2 Before you buy Make sure you know how much space you're working with so you're not tempted to overbuy. As beautiful and varied as they are, too many flowers and you'll end up overcrowding them when you plant.
3 Buying on a budget If you're on a tight budget, here are some tips from You Grow Girl: The Groundbreaking Guide to Gardening by Gayla Trail (Fireside, 2005): Buy off season, keep your eyes open for sales, online auctions can be a gold mine, or simply trade cuttings with friends and neighbours.
4 Hardiness zones Many garden books and websites have Hardiness Zone maps for North America. The continent is divided into regions based on minimum and maximum temperatures. This kind of information can help you pick plants with the greatest survivability for your area.
5 Choosing your plants Short and stocky plants are hardier and more stable than tall, thin ones. Turn the container over to make sure the roots aren't too compacted and twisted. Check for insects or disease. And avoid the allure of plants already in bloom. Plants that haven't flowered yet will have more stamina to survive transplanting.
6 Maximizing light exposure If your garden isn't so lucky as to have a southern exposure (which gets most of the day's light) look at ways to trim back taller plants or tree branches to let in more light where you need it. (Click here for tips to keep those garden tools tip-top!)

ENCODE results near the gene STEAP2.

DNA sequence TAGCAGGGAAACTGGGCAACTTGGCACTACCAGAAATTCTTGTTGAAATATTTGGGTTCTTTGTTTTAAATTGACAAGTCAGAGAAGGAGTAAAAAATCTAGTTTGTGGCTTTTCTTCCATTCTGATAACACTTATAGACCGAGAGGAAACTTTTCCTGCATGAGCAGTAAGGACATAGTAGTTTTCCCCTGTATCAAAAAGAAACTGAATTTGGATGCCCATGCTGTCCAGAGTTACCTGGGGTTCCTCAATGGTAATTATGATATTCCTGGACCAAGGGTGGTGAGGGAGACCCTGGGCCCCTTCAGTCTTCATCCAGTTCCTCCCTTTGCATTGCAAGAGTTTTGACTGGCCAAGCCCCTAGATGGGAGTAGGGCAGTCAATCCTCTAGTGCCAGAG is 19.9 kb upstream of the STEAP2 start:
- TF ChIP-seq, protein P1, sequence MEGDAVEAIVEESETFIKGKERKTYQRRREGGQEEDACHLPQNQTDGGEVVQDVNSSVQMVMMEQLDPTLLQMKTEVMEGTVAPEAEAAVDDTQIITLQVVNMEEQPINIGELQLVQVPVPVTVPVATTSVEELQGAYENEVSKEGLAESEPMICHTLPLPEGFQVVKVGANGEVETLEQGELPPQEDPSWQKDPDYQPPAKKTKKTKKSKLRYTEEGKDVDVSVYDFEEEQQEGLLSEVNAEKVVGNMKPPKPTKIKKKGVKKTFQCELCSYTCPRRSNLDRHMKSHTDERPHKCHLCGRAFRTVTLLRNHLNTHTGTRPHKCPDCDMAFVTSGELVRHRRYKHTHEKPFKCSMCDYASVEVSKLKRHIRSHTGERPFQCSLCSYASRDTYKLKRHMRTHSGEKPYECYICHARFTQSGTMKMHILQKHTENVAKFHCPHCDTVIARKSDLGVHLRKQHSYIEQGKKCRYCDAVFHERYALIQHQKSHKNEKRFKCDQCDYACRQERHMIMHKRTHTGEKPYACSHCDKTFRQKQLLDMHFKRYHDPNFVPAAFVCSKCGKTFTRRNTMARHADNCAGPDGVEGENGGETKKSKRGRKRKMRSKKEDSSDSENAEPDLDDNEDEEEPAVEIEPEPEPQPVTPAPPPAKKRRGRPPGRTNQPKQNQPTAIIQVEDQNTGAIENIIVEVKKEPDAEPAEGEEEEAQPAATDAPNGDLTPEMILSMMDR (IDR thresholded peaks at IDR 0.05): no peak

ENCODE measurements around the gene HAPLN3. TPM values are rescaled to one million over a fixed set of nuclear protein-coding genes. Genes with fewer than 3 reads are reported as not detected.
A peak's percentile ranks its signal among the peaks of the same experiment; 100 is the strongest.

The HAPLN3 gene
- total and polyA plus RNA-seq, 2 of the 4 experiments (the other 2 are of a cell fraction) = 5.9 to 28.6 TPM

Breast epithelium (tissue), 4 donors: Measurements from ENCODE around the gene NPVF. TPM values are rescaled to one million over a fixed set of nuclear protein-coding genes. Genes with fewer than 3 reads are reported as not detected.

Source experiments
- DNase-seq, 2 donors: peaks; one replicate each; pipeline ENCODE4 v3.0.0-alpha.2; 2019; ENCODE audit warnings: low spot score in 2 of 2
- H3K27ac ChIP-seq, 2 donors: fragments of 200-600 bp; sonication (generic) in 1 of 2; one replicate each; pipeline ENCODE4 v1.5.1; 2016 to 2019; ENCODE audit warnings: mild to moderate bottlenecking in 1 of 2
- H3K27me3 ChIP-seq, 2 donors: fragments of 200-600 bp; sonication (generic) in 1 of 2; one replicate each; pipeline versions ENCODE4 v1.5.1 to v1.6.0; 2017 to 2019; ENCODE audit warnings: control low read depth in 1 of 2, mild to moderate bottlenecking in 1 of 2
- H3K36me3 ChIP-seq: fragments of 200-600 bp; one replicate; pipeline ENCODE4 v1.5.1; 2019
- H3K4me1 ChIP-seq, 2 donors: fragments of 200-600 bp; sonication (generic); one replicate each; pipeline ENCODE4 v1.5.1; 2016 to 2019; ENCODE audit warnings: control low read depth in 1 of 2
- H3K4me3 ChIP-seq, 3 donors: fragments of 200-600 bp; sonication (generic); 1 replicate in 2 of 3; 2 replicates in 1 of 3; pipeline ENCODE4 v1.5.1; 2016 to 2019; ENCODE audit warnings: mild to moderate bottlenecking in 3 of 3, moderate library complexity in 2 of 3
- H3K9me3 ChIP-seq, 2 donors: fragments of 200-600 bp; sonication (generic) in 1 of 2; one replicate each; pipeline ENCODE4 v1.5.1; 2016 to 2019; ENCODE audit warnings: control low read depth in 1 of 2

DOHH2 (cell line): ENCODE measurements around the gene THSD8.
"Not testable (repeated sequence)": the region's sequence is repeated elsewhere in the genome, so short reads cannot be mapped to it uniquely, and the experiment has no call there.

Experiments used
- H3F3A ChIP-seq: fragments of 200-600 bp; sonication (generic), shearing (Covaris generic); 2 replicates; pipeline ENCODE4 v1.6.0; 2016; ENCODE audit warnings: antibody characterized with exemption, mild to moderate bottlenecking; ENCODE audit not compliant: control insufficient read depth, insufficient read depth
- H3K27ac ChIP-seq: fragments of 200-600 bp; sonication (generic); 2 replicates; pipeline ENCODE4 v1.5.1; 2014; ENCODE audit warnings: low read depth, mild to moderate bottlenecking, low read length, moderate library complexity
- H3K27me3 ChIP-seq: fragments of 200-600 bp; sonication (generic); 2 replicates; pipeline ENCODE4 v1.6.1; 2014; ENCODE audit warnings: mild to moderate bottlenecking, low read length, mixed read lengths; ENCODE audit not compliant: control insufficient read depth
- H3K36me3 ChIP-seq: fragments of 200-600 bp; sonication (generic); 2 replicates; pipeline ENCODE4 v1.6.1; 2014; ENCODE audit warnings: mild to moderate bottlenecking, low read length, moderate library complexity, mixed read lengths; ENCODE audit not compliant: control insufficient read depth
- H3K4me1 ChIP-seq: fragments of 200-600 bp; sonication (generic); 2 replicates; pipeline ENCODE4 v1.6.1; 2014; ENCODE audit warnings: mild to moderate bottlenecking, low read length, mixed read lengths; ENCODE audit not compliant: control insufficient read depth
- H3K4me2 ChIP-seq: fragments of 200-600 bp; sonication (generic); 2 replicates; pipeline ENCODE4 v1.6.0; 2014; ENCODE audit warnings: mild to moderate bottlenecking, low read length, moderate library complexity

7 Group plants that require lots of water together.
8 Don't water plants in the scorching heat of the middle of the day. They'll absorb more, if you water in the morning or early evening.
9 To serve and protect Find plants that will work in tandem to thrive. For example, marigolds keeps pests away from tomatoes, peppermint repels white cabbage moth and perennial chives discourage aphids. Other pairings like these can confuse pests, enhance soil quality, provide shelter from the wind - even enhance flavours amongst edible plants.
10 Milk mate Milk can be an effective fungicide when sprayed on leaves. Dilute it as much as you like or use it at full strength. Lower fat milks are less likely to clog your spray nozzle.
11 Prosperous perennials To ensure your perennials thrive and to promote healthy roots, make sure the soil has good drainage. On his website markcullen.com, garden expert Mark Cullen suggests combining mineral conditioner with organic matter like peat moss, compost or grass clippings to provide your plants with a nutrient-rich soil.
12 Mulches Woodchips, leaves, even newspaper can be used as mulch. Orgarnic materials like these laid on top of the soil helps water absorption and prevents weed growth.
13 Deadheading keeps new blooms coming.
14 Most gardening experts recommend cleaning your garden tools. Doing so preserves them longer, prevents rust and also stops you from spreading disease from plant to plant. For the most part, soapy water is sufficient. But a little bleach will kill off any spores or diseases that may be clinging to the tools.
15 Container gardening Don't use soil from your garden or yard. Regular soil in containers will compact and harden, often resulting in dead plants. Container soils are special blends that don't actually contain soil. Typically they're blends of peat and perlite or vermiculite, which promote good drainage and air circulation, but require frequent watering to keep from drying out.